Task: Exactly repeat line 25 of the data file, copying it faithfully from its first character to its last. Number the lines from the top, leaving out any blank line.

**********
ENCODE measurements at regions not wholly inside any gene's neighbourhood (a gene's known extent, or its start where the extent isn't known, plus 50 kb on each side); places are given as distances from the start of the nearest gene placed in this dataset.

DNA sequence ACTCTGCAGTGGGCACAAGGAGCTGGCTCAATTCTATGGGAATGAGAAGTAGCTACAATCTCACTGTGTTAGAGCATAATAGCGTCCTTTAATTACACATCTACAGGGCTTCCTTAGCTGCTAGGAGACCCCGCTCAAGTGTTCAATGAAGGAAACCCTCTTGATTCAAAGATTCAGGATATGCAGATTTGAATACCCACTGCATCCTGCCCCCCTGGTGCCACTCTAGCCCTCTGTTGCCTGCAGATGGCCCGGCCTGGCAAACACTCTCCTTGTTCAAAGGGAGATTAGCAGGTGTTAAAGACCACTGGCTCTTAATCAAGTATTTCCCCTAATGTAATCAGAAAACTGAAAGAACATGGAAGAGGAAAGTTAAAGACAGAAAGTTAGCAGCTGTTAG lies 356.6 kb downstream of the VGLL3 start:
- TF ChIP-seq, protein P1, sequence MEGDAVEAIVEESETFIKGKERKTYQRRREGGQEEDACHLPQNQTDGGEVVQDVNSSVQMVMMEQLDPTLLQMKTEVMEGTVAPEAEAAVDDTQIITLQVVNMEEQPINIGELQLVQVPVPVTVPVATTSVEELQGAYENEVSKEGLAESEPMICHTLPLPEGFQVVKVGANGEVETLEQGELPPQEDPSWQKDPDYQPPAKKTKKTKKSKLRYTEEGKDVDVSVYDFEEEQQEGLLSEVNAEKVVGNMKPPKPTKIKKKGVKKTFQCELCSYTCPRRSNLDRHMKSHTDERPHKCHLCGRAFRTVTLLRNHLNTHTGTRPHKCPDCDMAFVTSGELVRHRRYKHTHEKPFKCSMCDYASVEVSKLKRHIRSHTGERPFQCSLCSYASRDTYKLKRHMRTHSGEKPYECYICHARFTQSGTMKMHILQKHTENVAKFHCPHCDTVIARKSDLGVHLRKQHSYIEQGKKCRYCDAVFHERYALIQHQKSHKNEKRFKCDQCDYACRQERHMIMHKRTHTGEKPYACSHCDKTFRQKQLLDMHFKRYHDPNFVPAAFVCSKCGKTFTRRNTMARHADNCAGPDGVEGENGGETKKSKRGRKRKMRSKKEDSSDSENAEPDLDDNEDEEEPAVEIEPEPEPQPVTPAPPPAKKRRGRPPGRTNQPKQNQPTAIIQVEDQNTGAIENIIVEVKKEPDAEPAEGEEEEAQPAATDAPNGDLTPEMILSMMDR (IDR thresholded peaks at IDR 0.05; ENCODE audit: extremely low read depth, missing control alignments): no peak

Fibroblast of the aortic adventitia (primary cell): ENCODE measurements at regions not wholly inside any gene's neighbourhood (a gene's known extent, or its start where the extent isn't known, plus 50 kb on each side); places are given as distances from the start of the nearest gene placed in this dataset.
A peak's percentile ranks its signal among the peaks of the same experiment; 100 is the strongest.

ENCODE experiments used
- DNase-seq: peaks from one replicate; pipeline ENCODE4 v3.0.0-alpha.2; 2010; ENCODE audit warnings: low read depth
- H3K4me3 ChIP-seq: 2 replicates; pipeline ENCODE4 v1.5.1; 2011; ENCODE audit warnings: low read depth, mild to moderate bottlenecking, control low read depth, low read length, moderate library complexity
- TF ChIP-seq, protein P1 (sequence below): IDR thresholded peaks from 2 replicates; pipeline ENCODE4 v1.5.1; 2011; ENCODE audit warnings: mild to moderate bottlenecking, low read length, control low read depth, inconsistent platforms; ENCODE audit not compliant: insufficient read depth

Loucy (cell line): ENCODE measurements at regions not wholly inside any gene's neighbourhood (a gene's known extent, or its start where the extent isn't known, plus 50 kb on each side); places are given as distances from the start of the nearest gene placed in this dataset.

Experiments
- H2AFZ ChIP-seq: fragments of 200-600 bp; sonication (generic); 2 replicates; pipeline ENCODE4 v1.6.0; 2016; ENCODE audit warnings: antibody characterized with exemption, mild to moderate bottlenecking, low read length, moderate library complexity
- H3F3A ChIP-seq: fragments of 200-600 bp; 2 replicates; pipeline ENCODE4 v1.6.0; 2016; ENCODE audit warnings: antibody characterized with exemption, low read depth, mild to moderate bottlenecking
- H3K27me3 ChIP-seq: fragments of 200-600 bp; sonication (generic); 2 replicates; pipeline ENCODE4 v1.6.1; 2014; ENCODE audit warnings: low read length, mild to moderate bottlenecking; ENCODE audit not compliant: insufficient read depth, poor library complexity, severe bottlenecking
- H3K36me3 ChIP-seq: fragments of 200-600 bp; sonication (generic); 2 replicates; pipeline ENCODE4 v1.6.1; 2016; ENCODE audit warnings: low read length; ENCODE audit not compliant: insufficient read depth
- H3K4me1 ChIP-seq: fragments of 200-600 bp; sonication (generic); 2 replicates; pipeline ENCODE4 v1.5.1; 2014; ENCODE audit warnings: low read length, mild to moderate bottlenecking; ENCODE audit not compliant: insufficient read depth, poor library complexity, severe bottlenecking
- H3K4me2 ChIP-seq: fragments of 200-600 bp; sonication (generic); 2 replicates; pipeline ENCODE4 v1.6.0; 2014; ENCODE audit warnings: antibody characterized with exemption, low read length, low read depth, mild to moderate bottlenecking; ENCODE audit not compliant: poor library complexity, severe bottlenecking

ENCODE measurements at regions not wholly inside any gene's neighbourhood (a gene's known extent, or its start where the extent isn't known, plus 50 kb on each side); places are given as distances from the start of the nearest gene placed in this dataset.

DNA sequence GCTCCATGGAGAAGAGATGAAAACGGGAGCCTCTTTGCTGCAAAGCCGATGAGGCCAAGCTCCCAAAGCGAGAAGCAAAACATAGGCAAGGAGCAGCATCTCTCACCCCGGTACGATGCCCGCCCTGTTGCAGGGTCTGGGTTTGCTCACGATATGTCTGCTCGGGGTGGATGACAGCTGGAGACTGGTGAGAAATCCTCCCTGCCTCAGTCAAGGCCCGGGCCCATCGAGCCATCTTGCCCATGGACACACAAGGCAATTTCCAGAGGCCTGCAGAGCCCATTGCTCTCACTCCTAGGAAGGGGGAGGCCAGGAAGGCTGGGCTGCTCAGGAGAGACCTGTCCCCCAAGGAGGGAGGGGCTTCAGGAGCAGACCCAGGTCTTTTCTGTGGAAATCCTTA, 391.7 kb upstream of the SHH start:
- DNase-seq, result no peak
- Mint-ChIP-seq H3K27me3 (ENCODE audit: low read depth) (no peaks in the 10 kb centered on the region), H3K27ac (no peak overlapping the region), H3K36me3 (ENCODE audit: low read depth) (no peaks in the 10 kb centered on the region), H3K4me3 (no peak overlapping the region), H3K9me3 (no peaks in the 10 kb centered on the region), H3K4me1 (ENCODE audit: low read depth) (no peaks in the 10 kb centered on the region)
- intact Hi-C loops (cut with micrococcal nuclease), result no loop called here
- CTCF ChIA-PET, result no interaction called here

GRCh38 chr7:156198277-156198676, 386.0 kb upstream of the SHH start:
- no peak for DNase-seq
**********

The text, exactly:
- no peak for DNase-seq